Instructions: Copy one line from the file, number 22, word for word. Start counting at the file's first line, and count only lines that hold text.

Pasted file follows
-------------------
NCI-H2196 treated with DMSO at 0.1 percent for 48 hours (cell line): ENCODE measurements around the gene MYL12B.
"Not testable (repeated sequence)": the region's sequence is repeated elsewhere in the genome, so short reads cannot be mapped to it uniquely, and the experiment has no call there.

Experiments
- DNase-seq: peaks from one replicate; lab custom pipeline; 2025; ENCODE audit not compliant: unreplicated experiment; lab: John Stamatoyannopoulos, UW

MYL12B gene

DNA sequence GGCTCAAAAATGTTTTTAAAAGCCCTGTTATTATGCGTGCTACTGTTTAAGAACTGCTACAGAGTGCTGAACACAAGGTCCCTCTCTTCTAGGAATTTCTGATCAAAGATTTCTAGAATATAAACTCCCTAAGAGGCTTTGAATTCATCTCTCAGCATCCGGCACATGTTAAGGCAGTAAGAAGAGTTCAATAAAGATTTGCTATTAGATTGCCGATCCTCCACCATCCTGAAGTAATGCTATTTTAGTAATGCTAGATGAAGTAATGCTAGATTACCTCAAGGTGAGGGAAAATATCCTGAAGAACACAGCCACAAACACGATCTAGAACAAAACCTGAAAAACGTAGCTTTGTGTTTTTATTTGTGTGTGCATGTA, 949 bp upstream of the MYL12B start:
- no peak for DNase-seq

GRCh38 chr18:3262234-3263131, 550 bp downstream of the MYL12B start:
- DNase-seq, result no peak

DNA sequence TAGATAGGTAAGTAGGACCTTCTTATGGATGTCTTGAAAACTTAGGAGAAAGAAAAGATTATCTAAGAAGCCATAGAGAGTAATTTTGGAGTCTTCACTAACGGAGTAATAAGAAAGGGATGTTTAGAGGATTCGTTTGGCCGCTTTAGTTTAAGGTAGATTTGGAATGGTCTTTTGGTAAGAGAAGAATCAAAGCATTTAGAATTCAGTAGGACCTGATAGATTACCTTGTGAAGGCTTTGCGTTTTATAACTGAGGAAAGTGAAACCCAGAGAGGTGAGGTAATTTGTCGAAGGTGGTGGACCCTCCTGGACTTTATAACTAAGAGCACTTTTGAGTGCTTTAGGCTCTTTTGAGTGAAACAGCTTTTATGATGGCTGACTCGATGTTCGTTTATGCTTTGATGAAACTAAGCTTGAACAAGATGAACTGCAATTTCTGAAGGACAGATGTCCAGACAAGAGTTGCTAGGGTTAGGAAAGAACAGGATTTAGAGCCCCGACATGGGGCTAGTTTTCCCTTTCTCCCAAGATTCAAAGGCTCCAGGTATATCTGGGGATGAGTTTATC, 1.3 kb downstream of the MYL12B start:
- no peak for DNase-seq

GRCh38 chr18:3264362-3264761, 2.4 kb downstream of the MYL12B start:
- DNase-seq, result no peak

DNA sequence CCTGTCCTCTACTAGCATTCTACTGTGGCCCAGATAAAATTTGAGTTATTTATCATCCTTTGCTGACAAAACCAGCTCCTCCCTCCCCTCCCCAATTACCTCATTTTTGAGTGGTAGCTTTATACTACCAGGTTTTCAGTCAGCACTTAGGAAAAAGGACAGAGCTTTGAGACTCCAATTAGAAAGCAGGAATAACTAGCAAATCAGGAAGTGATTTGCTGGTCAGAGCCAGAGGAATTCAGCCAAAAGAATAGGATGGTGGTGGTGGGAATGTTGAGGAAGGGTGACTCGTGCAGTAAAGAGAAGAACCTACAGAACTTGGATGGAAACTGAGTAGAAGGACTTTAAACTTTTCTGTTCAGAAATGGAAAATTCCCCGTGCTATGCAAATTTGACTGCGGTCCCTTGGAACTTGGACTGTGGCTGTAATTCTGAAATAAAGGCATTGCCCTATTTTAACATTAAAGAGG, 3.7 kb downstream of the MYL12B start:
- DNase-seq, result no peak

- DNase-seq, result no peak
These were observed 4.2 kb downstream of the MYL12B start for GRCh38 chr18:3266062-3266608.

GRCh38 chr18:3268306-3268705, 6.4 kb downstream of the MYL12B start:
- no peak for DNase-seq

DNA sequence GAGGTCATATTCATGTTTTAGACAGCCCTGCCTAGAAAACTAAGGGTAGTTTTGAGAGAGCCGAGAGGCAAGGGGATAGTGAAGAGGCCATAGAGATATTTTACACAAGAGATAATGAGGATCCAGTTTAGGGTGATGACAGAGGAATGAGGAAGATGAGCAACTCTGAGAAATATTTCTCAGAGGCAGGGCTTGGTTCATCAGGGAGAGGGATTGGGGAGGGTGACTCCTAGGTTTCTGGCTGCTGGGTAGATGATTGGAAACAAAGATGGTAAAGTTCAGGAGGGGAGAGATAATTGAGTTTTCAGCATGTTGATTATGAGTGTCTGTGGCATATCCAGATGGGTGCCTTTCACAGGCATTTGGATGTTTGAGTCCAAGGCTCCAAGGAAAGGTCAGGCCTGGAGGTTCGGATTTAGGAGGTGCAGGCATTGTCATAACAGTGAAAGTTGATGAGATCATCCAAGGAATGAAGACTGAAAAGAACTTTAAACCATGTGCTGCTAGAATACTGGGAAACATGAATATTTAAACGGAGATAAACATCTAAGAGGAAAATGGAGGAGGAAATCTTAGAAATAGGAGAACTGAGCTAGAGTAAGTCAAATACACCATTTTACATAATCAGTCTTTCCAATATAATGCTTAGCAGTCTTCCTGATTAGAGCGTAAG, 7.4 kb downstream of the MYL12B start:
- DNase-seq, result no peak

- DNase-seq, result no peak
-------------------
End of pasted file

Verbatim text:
- DNase-seq, result no peak